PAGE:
When you get a phone call from the gallery the day before the show opens, the idea that you’ve sent the wrong piece is not the first thing to cross your mind…
The National Contemporary Jewellery Award shows until the 3rd of October at Griffith Regional Art Gallery, 167 Banna Ave, Griffith, NSW.
Melissa share photos of her first works. Beautiful in brass.
The three pieces were all made during Jewellery classes at high school. I know that the rings were both in my first year, year 8, but the bracelet could have been made then or in year 9.
Melissa shares what has been taking up some bandwidth on her news radar.
I follow Marcus Westbury’s blog and so last week read his post Where Australia Council funding goes – 09/10 version with interest, especially given that I’m just about into the last quarter of my my ArtStart funding from The Australia Council.
Seeing the graph at the top of the post was a real eye opener – I had no idea what got spent where and was surprised to see that the classics get so much support. I’ve been to see an Opera Australia production in the last year or so (these things become much easier when you live in Melbourne rather than lil ole Perth) and thought that it was really well attended, so the idea that it was government funded never crossed my mind.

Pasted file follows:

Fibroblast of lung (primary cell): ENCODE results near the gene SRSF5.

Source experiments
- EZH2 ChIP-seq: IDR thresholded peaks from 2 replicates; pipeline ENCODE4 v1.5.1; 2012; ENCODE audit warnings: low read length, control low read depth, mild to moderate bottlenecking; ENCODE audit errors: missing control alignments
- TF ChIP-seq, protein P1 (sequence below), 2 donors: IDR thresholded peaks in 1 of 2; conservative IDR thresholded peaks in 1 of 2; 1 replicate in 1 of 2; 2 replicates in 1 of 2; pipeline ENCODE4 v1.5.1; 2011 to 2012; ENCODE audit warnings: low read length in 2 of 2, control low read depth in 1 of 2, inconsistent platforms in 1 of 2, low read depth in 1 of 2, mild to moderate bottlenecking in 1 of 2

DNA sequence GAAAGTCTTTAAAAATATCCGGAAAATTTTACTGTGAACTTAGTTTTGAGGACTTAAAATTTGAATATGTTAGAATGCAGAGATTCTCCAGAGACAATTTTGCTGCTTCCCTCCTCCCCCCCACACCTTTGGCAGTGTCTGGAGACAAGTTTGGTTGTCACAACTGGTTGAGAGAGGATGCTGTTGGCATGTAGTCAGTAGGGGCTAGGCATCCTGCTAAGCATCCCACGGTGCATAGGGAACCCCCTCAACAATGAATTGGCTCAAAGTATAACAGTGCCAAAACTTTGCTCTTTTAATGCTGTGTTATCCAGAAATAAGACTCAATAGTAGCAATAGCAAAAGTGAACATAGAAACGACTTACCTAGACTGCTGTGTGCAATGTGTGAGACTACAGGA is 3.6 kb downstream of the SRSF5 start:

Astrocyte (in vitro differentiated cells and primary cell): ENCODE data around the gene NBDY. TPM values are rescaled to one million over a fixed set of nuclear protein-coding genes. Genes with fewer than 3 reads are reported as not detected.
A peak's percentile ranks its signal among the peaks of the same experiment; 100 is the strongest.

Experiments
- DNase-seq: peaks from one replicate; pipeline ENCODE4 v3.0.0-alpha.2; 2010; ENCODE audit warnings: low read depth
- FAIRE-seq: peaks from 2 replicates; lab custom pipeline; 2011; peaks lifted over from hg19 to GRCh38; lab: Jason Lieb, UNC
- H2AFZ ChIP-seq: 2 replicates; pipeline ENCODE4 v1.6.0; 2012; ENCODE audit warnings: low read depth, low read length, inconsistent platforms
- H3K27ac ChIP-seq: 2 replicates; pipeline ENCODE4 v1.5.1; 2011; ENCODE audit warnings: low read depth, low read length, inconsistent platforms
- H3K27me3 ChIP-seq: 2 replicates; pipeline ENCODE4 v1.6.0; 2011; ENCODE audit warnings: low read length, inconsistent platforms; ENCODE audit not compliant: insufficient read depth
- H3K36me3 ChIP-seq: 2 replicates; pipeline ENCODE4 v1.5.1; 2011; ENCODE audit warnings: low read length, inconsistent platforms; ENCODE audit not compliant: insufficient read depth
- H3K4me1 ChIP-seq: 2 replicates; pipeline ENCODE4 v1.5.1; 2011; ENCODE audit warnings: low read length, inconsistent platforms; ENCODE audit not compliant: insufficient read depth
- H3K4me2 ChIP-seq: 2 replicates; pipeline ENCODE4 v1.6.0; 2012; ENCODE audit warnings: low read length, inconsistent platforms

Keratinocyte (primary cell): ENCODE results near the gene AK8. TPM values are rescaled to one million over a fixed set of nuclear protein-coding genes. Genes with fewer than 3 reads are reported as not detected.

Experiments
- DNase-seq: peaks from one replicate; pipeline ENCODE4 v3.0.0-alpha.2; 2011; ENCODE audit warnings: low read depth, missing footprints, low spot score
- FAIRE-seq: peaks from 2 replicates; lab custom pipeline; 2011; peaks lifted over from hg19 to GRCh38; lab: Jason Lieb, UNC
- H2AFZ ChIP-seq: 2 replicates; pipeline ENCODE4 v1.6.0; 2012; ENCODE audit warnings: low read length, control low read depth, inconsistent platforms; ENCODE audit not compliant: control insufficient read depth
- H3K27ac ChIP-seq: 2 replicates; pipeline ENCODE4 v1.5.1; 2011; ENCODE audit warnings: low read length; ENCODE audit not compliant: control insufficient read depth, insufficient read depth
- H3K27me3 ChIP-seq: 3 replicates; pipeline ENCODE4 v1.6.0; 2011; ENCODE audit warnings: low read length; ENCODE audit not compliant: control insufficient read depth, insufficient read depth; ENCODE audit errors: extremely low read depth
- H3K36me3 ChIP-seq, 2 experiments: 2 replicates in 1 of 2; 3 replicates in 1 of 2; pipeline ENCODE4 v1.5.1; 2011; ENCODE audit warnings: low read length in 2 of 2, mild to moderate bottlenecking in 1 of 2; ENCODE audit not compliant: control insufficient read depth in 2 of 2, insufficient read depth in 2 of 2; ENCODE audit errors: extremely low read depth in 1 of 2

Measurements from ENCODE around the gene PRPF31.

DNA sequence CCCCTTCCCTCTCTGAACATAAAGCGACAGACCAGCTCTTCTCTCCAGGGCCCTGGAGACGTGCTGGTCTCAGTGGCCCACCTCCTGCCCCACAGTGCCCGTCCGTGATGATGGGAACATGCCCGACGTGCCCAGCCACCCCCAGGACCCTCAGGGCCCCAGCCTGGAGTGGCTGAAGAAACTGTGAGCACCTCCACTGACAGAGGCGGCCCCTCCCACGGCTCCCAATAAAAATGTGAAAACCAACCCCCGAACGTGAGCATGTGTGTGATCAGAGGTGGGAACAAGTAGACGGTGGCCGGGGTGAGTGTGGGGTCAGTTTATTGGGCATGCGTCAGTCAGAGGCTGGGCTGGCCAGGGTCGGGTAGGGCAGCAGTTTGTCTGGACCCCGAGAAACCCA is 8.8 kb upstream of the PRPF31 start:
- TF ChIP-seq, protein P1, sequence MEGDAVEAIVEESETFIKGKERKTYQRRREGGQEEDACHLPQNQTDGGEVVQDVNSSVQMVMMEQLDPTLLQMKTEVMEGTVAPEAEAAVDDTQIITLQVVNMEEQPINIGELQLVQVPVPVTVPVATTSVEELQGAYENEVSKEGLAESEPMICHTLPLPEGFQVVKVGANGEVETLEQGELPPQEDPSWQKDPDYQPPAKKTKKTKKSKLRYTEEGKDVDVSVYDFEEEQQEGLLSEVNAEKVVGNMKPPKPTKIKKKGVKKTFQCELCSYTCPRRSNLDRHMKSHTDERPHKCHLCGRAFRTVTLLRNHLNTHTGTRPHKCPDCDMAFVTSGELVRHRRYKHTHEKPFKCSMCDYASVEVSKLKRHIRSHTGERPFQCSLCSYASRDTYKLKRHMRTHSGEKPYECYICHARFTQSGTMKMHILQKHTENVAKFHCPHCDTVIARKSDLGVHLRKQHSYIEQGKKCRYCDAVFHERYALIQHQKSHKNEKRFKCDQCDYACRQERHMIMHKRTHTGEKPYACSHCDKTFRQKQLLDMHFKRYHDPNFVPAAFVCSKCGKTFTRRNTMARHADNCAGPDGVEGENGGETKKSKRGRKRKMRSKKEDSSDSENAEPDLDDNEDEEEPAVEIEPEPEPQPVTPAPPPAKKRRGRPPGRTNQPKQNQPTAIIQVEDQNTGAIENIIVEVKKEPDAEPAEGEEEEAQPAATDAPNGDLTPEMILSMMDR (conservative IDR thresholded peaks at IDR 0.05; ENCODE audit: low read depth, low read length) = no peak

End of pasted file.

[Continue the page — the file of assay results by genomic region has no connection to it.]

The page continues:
As always though, the devil (or God, if we’re going by the Ludwig Mies van der Rohe quote) is in the detail, which Westbury provides at the end of his post. Particularly pertinent to me – the Artstart Grant – does not figure in these calculations, nor do two other major sources of funds, Key Organisations and Arts Development (in total , these 3 add up to $22.4 million). But even still, (given that these other funded areas apply across arts and are not broken up into artform, I have to trust that Westbury’s attempt is even-handed) it’s very interesting reading for all those involved in the arts.
And the response seems to have been on-par with it’s interesting-ness. Richard Gill, (who even has a blog, albeit slightly aged) has responded with an article in The Age that calls Westbury’s original article a “serious attempt… to create an arts debate”, and then ends in a call for more money for everyone. (The dates seem to have the response before the original post, though last week I definitely read them the other way around.)
Well, that’s a great idea too, but with a federal parliament pretty much tied at 0-0 for the foreseeable future, it doesn’t seem a likely option at the moment. As for Gill’s article as a whole, it’s a pure opinion piece which really lacks the punch of the original post, and the weight of the post relies on those figures. On who gets what.
The debate that has continued on over at Wesbury’s blog is really interesting, as people weigh up arts jobs against one another. I don’t want to go into the ‘which arts are more worthy’ argument, but it has made it more evident to me that over at the Australia Council this must happen all of the time, at every single funding round.
I have flicked through the list of recipients of the ArtStart grants at each round, mostly to see if any of my friends have got through (and yes, quite a few of them have) and I always find it makes for some interesting reading. Now knowing that orchestras, classical music and opera gets so much of the pie, I might be paying more attention to the rest of the funding rounds too.